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Ecuadorian Immigration to the NY-Metro Area in the 1970s-80s

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  1. Introduction
  2. Bearing the brunt of the costs of political and economic reform
  3. Ecuadorians at the time
  4. Gladys's daughter's experience
  5. Conclusion
  6. Works cited

America has (nearly) always been the destination of choice for the world's migrants. Spanning an entire continent, the country has historically offered land, jobs, and tolerance to those who seek them. For South Americans especially, the United States had been attractive for its accessibility and welcoming nature, the latter thanks in large part to an American sense of shared interest and history for its other Western Hemisphere/ex-colonial brethren. Ecuadorians have come to the United States for many of the same reasons as other South American immigrants ? economics. America's steady growth of demand for low-skilled jobs, particularly in the latter half of the century, has given Ecuadorians an easy in into the country, although this is not always the case, as we shall see (Gratton 580). The focus of this paper will be on those Ecuadorians who came to the United States between the late 1960s into the early 1980s, an era of turmoil both at home and in the U.S.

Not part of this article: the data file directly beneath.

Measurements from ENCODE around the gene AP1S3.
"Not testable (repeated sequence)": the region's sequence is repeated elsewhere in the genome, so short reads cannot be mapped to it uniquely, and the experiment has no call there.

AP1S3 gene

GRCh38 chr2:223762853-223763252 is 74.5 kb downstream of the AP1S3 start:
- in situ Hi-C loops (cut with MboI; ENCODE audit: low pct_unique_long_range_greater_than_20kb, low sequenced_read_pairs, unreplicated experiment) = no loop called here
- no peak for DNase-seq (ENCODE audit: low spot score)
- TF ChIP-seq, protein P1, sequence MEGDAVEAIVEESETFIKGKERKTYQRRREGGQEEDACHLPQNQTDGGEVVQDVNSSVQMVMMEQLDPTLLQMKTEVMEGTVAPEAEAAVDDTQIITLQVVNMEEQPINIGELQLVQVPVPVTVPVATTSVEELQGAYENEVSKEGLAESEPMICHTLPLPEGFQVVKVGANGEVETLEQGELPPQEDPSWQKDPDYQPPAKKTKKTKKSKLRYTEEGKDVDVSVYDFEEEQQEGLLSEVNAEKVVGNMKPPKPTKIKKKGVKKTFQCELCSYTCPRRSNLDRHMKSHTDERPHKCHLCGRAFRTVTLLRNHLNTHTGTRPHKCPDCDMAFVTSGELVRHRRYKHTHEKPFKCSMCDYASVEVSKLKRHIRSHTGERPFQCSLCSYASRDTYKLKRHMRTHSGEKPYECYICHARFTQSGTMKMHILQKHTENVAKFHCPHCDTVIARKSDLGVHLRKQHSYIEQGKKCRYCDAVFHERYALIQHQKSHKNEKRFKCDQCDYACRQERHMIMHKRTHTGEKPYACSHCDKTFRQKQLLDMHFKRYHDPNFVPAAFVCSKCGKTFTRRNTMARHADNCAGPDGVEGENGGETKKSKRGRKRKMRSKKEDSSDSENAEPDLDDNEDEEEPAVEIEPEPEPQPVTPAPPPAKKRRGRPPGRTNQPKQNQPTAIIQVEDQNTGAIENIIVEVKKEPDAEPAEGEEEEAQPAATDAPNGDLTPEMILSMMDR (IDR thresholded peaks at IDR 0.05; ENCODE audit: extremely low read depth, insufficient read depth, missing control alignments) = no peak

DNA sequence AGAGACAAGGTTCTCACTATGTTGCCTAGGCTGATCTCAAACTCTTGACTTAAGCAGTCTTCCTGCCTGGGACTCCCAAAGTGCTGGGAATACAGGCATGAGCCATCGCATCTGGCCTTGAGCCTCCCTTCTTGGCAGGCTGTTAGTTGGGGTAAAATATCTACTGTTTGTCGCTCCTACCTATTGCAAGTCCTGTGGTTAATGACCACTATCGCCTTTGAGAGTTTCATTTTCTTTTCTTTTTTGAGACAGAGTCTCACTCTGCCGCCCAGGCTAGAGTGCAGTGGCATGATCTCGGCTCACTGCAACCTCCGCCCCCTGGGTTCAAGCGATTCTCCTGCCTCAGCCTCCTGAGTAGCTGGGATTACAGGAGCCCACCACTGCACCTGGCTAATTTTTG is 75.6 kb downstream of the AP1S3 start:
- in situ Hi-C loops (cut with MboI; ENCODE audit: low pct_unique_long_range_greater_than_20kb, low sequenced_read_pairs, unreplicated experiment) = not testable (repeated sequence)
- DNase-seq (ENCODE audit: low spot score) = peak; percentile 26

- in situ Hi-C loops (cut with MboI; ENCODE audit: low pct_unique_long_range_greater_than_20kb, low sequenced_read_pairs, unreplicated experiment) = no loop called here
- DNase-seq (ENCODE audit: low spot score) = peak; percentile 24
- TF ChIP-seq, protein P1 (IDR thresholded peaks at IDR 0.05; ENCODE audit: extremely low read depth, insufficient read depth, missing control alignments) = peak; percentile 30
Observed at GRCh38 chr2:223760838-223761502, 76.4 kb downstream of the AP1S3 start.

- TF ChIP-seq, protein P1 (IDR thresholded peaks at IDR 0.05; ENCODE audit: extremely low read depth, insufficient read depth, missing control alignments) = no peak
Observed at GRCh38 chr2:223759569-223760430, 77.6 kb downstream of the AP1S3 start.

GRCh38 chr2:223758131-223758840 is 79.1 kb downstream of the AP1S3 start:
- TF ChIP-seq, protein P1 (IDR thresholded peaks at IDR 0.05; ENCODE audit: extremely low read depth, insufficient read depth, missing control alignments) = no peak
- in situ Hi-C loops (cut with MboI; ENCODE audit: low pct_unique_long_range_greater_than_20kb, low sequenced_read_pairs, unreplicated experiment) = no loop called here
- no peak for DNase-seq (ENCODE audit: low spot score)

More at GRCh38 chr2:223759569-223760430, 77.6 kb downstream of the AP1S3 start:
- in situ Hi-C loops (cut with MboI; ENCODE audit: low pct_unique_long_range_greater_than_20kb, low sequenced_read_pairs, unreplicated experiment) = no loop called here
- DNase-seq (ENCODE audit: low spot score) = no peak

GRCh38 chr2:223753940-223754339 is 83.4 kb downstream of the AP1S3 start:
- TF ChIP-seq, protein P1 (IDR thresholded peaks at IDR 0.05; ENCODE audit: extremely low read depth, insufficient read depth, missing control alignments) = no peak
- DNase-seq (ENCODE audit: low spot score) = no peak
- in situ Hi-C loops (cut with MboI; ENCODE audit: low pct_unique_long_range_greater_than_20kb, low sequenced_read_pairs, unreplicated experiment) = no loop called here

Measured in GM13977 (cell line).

[...] A nationalist military regime seized power in 1972, nationalizing the oil industry just in time to enjoy the fruits of a worldwide spike in oil prices. Ecuador's economic well-to-do enjoyed unprecedented growth of their wealth and influence, and the government did much to improve the nation's infrastructure. Unfortunately, in order to appease the influential elites and continue with its policies supporting import substitution industrialization, the government borrowed heavily and did little to aid the plight of the country's poor (Gerlach). [...]

[...] She also had the support structure already in place and had no need to go out and search for a job or face the strains any parent supporting a child must face, let alone when that parent is living alone in a new country. Alisva told me that Gladys actually insisted that Alisva speak English at home, as much as possible, although Spanish was still the predominant language because Gladys had never really been comfortable speaking the language of her adopted homeland. [...]

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